All About Diversity, Equity, and Inclusion.

In this Ask the Experts column, we're taking a slightly different approach. Instead of asking our experts to answer one question, we posed several questions on the crucial topic of diversity, equity, and inclusion (DEI). We covered this subject at our Annual Conference in October, and we wanted to continue the discussion with two participants in that session: Katrina Welch, North American director of tax for Gordon Food Service, and Wayne Hamilton, vice president of tax at Walmart Inc. Michael Epstein-Levin, Tax Executives senior editor, moderated the discussion in late October 2021.

Michael Levin-Epstein: What are the key issues and problems that you think should be addressed and hopefully solved when it comes to DEI?

Katrina Welch: I think "DEI" is a popular buzzword of the moment, but there's a lot of meaning behind that. Business studies have shown, and I've experienced personally, as I'm sure others have, that having a diverse team, an environment made up of diverse individuals, does provide for greater diversity of thought, greater and richer discussion, more creative ideas, and really just a more interesting and enjoyable workplace. So, how do you achieve that diversity of thought and different perspectives? I think often it's people that have different backgrounds and different experiences, whether it's that they're different genders, they have different racial backgrounds, different ethnic backgrounds. And I feel like that's still lacking a lot in the tax profession, including in the in-house tax profession. When we feel like we make strides, it's difficult to attract the key candidates that we want to attract, and it's difficult to retain them.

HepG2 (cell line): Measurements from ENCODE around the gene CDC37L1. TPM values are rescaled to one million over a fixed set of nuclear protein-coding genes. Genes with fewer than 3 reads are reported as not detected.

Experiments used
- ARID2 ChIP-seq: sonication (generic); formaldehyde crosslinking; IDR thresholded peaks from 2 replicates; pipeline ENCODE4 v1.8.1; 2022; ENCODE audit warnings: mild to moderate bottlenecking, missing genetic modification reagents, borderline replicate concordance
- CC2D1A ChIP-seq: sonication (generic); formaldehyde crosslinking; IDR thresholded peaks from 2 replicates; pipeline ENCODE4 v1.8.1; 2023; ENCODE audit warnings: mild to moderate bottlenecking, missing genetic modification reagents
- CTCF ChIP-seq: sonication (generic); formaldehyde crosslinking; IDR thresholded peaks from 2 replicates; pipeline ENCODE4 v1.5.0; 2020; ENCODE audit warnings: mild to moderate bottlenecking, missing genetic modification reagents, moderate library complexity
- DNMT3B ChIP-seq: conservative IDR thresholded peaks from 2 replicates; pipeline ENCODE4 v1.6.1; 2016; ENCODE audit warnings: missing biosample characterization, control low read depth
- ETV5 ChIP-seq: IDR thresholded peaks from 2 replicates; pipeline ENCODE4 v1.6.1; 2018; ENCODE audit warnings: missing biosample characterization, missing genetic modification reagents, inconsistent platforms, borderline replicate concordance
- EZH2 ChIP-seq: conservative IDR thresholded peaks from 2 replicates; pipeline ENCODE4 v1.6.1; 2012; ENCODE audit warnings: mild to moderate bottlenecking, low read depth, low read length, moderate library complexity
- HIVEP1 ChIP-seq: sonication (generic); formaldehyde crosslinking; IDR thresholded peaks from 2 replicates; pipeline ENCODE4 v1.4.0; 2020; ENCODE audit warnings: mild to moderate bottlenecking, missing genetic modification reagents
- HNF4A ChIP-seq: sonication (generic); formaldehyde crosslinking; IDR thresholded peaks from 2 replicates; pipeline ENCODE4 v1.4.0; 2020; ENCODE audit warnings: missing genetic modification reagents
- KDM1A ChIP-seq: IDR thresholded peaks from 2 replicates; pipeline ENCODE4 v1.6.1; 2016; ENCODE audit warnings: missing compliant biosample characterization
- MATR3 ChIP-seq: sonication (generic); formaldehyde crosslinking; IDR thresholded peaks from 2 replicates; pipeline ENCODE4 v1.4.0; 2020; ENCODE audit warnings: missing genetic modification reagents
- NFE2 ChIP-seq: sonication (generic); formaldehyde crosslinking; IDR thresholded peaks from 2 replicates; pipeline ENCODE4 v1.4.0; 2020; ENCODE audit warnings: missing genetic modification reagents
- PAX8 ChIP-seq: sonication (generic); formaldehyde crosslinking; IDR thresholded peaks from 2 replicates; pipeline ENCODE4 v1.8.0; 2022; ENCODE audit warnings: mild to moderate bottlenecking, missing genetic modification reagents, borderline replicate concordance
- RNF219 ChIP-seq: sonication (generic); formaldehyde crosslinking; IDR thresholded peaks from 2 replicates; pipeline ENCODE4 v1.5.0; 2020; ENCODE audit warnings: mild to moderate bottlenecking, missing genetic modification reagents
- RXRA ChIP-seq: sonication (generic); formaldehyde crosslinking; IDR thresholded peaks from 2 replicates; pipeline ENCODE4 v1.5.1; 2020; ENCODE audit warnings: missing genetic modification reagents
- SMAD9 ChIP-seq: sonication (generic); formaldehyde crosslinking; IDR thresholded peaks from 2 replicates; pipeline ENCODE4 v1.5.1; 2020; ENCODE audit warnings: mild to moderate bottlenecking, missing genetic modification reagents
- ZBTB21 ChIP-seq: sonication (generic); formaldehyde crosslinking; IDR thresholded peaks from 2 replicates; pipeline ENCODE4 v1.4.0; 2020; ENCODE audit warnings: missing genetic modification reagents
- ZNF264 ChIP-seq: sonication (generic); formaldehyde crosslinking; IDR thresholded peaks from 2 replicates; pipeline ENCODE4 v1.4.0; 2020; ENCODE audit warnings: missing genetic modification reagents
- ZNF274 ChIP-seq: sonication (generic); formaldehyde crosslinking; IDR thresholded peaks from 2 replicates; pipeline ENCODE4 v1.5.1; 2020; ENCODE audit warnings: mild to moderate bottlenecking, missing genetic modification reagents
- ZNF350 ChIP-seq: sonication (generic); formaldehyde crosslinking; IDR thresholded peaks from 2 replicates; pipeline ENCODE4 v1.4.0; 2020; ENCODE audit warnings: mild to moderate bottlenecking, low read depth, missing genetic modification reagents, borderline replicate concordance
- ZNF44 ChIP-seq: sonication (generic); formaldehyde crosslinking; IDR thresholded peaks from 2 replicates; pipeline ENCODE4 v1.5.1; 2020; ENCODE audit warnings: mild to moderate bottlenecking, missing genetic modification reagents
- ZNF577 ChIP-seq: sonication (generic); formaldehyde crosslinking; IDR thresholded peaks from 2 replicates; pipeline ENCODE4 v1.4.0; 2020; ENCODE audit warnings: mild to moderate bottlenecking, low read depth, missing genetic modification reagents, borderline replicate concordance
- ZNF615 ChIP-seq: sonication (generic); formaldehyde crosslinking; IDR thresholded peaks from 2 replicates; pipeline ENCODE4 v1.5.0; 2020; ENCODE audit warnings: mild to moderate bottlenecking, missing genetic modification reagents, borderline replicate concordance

Wayne Hamilton: I would add to Katrina's answer, Michael, that as tax professionals, we are looking for tax solutions for complex business problems. And to solve these problems, we need to have diverse teams, which we could describe as a broad representation of people, which would include ethnicity and gender. As Katrina pointed out, diverse teams tend to end up with better solutions to problems that we have to solve. The industry has recognized that there is a lack of representation of certain groups--gender and ethnicity being the two primary areas. Over the years, the industry has been searching for ways to change that representation. Said differently, the tax industry has said, "We need to fix this problem," and, as a recent study by Bloomberg indicated, the problem still persists except for a slight increase in the number of women in the industry.

Levin-Epstein: What are your suggestions to corporate tax professionals at TEI to bring about this kind of diverse team?

Hamilton: The changes we need cannot be fixed long-term with putting in place a "policy." To solve the issue of representation, we have to, one, accept that lack of representation is something we need to change and, two, be deliberate about the plans we put in place to address the lack of representation, as this problem is not going to solve itself by us doing nothing. Said differently, we have to decide what is it that we're going to do and what are...

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